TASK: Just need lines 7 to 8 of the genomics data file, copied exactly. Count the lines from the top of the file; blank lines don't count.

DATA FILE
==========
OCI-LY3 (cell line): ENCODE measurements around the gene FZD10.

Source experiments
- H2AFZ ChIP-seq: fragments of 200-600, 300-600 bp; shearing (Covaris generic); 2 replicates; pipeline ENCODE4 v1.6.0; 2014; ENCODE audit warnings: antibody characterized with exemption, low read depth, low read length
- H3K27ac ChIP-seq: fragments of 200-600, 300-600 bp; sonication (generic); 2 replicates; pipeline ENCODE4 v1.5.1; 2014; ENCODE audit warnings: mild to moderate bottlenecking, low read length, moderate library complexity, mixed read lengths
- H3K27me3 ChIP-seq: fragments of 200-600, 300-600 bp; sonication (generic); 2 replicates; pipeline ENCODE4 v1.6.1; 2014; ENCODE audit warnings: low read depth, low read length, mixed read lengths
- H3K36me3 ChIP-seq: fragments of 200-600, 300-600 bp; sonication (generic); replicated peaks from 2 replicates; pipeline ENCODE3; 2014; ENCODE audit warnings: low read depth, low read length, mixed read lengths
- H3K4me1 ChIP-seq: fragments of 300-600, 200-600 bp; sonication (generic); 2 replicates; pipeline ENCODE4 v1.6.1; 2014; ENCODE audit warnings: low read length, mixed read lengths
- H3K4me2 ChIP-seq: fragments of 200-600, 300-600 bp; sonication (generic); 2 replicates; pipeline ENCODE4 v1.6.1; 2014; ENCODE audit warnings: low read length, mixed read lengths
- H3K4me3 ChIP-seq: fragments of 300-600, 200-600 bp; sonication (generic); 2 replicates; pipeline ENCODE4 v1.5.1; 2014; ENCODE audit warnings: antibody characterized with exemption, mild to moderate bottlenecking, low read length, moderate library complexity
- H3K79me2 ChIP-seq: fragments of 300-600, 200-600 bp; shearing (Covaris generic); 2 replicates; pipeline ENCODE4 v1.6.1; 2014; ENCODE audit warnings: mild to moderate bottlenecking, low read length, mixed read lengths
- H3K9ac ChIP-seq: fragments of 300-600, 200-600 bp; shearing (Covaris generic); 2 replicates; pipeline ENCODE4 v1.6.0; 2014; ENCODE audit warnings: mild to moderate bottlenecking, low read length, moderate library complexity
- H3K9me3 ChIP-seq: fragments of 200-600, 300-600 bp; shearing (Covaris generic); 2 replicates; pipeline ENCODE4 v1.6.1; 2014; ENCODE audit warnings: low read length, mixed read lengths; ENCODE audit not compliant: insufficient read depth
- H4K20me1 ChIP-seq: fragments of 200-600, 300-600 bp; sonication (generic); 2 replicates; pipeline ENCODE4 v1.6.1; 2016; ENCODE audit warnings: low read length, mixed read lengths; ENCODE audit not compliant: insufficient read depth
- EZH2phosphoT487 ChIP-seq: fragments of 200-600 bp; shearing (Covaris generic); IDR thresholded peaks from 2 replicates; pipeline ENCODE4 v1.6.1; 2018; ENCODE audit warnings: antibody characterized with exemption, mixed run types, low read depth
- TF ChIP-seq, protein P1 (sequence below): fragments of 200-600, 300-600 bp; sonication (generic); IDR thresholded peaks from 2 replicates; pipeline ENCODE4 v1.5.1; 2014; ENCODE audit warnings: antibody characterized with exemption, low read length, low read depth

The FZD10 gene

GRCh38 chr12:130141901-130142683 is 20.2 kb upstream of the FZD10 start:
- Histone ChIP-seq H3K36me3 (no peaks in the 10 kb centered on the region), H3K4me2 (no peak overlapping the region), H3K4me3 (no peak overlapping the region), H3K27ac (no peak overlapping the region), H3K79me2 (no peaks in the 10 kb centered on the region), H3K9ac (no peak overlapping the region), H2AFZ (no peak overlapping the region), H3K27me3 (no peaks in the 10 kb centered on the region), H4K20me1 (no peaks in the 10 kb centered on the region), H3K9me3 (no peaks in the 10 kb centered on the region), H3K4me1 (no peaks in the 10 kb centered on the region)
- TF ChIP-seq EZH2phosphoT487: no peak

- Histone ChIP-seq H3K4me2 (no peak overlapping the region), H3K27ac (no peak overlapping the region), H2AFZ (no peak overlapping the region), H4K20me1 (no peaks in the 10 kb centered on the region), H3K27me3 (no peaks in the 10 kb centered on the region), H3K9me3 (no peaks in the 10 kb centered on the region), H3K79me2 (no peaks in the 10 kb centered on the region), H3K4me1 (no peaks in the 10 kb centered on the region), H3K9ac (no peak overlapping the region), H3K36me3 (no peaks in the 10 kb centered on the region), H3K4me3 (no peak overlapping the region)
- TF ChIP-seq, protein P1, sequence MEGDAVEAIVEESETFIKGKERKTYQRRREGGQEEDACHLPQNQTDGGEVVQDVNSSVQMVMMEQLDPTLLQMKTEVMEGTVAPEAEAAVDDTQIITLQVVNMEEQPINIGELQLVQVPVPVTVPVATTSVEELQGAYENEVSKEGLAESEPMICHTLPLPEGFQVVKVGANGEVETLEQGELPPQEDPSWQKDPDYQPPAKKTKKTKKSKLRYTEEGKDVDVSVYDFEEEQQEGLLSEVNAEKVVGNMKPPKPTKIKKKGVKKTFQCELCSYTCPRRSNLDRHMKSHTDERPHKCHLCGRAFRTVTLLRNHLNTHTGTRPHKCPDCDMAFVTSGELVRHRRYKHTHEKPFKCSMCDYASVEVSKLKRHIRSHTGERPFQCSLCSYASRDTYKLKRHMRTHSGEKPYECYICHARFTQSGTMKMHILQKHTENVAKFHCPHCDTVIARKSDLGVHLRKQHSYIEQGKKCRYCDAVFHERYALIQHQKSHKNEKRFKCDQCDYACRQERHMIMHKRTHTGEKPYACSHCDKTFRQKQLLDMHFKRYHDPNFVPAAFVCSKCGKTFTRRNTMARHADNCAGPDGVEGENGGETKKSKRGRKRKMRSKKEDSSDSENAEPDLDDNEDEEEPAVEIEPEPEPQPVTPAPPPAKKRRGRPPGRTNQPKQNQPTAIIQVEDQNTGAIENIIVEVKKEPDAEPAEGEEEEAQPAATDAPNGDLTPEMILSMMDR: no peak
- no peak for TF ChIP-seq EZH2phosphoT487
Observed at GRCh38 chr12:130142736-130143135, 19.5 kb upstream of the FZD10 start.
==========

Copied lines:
- H3K4me1 ChIP-seq: fragments of 300-600, 200-600 bp; sonication (generic); 2 replicates; pipeline ENCODE4 v1.6.1; 2014; ENCODE audit warnings: low read length, mixed read lengths
- H3K4me2 ChIP-seq: fragments of 200-600, 300-600 bp; sonication (generic); 2 replicates; pipeline ENCODE4 v1.6.1; 2014; ENCODE audit warnings: low read length, mixed read lengths